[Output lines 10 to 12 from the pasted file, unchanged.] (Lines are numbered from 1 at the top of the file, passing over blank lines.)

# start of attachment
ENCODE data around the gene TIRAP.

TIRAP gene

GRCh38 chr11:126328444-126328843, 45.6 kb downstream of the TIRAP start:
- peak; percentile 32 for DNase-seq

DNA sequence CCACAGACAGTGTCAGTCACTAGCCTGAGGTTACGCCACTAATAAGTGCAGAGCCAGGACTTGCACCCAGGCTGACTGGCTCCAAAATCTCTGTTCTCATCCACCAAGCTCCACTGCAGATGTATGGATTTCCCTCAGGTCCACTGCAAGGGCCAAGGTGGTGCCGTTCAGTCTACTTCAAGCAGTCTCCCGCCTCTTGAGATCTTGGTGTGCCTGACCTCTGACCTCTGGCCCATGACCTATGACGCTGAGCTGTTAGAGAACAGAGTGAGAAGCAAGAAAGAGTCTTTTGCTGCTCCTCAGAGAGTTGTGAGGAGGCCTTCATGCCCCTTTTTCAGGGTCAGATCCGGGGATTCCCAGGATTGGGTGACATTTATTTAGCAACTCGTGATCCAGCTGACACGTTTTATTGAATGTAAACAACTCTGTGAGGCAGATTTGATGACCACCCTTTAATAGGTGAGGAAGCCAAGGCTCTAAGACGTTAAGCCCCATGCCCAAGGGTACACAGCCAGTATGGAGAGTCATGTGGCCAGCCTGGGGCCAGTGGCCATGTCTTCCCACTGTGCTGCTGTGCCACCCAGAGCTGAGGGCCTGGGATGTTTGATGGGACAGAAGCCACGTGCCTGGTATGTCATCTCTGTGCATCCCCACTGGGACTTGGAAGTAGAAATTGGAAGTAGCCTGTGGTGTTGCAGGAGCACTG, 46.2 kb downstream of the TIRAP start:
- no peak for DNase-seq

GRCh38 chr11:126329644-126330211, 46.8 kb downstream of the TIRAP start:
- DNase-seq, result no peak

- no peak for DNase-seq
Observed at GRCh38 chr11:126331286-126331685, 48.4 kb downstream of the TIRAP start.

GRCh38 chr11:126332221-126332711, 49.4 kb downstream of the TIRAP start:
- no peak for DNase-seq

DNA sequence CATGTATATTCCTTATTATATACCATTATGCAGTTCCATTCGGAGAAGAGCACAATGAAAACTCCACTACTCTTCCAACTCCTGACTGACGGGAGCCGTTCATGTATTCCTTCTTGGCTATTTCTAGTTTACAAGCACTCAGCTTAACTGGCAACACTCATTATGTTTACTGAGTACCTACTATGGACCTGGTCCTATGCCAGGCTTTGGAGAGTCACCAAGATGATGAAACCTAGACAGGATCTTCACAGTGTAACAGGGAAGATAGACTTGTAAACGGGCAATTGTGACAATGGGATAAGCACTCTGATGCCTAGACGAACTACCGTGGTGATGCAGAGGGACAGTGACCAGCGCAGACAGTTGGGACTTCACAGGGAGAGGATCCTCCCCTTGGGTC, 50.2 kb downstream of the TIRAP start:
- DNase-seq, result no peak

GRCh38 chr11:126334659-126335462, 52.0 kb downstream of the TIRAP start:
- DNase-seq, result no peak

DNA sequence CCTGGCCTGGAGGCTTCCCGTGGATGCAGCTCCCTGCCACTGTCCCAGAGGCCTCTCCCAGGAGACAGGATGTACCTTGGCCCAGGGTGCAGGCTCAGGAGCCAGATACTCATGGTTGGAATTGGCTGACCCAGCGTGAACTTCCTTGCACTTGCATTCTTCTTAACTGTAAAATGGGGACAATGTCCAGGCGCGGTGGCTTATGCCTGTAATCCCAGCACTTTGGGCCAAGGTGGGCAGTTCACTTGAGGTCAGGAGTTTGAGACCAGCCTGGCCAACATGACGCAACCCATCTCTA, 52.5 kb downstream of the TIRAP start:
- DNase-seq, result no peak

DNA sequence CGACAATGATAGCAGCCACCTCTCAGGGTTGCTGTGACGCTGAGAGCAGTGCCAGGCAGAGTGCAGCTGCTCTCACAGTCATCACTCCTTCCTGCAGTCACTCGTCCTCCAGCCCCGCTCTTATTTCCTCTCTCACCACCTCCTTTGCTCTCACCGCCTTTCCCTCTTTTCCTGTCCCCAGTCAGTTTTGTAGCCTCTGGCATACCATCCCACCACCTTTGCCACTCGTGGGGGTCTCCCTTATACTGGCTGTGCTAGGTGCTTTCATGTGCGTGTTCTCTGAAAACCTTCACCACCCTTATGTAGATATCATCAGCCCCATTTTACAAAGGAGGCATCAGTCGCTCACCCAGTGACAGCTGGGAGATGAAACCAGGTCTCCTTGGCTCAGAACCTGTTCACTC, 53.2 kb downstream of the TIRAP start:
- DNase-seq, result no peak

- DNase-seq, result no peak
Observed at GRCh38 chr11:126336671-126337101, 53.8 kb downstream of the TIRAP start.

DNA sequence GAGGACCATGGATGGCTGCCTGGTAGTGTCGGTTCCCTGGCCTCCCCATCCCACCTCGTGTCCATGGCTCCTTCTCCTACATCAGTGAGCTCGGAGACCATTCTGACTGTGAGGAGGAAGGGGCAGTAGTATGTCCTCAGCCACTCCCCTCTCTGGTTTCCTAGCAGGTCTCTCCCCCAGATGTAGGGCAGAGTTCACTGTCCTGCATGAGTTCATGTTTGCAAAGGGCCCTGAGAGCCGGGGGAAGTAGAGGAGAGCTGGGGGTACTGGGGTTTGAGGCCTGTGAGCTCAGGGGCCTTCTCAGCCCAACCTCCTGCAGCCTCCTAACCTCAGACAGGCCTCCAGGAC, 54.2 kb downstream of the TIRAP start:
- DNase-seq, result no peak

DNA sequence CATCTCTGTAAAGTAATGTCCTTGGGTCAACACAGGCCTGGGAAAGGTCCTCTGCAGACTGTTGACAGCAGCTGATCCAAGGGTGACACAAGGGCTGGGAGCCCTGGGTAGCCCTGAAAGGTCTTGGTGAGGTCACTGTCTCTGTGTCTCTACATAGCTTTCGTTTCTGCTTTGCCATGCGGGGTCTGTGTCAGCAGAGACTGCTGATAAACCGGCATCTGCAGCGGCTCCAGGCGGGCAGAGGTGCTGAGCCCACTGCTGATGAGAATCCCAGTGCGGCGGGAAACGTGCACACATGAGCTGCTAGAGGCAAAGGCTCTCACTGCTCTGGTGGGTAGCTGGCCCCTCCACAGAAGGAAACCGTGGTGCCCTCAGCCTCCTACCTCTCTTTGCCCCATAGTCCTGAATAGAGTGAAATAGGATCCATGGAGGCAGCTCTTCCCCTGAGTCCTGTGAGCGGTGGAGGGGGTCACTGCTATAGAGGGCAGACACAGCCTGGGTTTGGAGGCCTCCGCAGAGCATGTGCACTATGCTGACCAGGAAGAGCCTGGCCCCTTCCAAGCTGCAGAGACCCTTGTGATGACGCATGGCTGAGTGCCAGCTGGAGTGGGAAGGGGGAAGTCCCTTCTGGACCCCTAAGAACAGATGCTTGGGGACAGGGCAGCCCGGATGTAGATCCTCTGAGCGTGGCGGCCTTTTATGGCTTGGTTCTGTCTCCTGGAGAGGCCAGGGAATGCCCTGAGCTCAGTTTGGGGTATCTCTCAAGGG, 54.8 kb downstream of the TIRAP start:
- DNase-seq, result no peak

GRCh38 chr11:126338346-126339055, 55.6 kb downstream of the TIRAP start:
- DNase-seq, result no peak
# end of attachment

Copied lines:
Observed at GRCh38 chr11:126331286-126331685, 48.4 kb downstream of the TIRAP start.

GRCh38 chr11:126332221-126332711, 49.4 kb downstream of the TIRAP start:
- no peak for DNase-seq